In recent Network online journals, Robert Margulies, MD gave very convincing arguments to justify using deadly force against an empty-hand attack. At the same time, experience in court also shows that when a person uses deadly force against an unarmed attacker, they are routinely prosecuted for murder. We asked our affiliated attorneys –
In your state, if a citizen uses a gun to stop an empty-hand attack, is the armed citizen routinely charged?
Is there any established case law in your state clarifying the use of deadly force to stop an empty-hand attack?
We received a number of good, educational responses and split them between our March 2023 and this, the April 2023 journal. Here is the second half of our attorneys’ answers–
Alex M. Ooley and E. Michael Ooley
Ooley Law, LLC
P.O. Box 70, Borden, IN 47106
As with so many circumstances in the legal world, it depends. Prosecutors in Indiana are tasked with making the charging decision, and whether they decide to charge an armed citizen who uses a gun to stop an empty-hand attack is going to be highly fact sensitive. However, the fact that the attacker is empty-handed is not enough on its own to justify a charge. This determination will be made in the context of a self-defense claim, and we should address the parameters of a valid self-defense claim to begin.
In Indiana, a valid claim of self defense is a legal justification for an otherwise criminal act. A person is justified in using reasonable force against another person to protect the person or another innocent person from what the person reasonably believes to be the imminent use of unlawful force. A person is justified in using deadly force if the person reasonably believes that the force is necessary to prevent serious bodily injury to the person or another innocent person or the commission of a “forcible felony,” which is defined by Indiana statute.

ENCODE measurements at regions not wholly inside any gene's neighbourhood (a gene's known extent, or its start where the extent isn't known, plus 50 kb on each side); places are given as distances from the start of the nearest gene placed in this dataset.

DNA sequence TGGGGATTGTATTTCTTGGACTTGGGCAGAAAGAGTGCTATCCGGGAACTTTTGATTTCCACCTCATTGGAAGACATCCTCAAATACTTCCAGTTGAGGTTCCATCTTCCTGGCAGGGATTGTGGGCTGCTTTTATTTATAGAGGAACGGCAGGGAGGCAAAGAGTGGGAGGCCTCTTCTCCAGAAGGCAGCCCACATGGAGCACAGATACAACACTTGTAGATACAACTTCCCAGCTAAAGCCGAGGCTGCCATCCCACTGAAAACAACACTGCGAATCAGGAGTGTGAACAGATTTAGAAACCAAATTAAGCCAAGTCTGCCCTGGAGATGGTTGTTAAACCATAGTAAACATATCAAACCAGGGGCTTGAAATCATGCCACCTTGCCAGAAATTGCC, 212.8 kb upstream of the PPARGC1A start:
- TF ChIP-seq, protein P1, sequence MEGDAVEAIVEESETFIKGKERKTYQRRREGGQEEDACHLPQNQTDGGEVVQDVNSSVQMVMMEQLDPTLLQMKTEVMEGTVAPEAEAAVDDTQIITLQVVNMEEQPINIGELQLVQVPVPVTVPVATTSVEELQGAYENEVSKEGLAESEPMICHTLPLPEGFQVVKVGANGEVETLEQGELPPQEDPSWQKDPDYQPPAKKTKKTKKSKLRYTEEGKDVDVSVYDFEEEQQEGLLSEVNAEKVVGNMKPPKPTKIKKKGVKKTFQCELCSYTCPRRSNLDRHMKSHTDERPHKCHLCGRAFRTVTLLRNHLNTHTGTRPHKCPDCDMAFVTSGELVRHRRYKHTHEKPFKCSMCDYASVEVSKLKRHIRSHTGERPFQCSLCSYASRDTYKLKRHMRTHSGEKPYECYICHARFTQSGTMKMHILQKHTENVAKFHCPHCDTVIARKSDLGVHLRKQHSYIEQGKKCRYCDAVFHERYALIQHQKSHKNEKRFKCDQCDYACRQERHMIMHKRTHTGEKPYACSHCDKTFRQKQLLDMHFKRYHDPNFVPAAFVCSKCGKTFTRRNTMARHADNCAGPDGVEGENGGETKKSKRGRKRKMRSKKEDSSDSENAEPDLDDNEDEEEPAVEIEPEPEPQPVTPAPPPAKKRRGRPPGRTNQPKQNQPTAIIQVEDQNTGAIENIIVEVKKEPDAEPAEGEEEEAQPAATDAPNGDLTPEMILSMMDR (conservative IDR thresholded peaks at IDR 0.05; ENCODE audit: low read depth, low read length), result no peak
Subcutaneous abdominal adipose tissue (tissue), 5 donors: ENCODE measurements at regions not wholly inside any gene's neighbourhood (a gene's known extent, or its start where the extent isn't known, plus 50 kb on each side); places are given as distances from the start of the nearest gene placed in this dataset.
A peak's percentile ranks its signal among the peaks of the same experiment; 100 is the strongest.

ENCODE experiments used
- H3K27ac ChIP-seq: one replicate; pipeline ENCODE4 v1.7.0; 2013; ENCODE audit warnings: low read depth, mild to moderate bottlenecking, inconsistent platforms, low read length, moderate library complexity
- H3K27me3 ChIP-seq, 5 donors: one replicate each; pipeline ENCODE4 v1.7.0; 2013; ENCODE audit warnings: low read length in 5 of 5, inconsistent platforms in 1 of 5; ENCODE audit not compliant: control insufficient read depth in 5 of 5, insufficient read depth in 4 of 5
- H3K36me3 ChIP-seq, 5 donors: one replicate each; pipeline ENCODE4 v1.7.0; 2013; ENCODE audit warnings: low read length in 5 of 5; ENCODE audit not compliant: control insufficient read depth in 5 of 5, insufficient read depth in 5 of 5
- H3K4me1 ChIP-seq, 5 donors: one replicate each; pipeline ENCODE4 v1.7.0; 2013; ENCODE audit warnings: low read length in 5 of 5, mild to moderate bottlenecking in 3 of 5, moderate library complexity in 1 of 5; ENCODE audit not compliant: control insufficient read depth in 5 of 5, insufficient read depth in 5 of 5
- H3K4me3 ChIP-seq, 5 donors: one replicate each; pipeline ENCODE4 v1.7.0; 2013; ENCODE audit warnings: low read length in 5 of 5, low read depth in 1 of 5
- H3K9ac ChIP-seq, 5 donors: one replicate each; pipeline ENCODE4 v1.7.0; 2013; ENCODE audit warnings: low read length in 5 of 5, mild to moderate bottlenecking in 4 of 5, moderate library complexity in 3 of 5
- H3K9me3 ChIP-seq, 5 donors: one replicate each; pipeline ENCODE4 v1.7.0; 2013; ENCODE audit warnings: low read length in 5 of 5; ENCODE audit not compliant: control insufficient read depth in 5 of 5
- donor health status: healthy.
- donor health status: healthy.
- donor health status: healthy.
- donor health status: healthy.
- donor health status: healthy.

To prevail on such a claim, the defendant must show that he (1) was in a place where he had a right to be; (2) did not provoke, instigate, or participate willingly in the violence; and (3) had a reasonable fear of death or great bodily harm. In making this determination, a jury looks from the defendant’s viewpoint when considering facts relevant to self defense. However, the defendant’s belief must have been reasonable. The phrase “reasonably believes,” as used in the self-defense statute, requires both the subjective belief that force was necessary to prevent serious bodily injury, and that such actual belief was one that a reasonable person would have under the circumstances.
For purposes of a claim of self defense, the question of the existence of apparent danger, apparent necessity, as well as the amount of force necessary to employ to resist the attack, can be determined only from the standpoint of the defendant at the time and under all the then-known existing circumstances. Focusing on the defendant’s standpoint means at least two things: (1) the trier of fact must consider circumstances as they appeared to the defendant rather than to the alleged victim or anyone else, and (2) the defendant’s own account of the event, although not required to be believed, is critically relevant testimony.
With this background in mind regarding self-defense claims generally, it helps us understand the legal context and the framework for judgment. So, how does this apply to an armed citizen who uses a gun to stop an empty-hand attack?
In Indiana, there is case law dating back to the late 1800s saying that an armed citizen is not automatically barred from using deadly force against an unarmed attacker. In the 1898 case of Davis v. State, the Indiana Supreme Court addressed an inappropriate jury instruction and said:
These instructions inform the jury that a person assaulted by another, who has no weapon in his hands, or the appearance thereof, is not justified in using a deadly weapon in defense of his person. If that is the law, then, in every conceivable case of a violent attack upon one by another, no matter what the circumstances may be, no matter what the disparity between the ages and physical strength of the two may be, the assaulted party must stand and take his chances of being knocked down and stamped into a jelly, or of being choked to death, before he can lawfully use a weapon in his defense.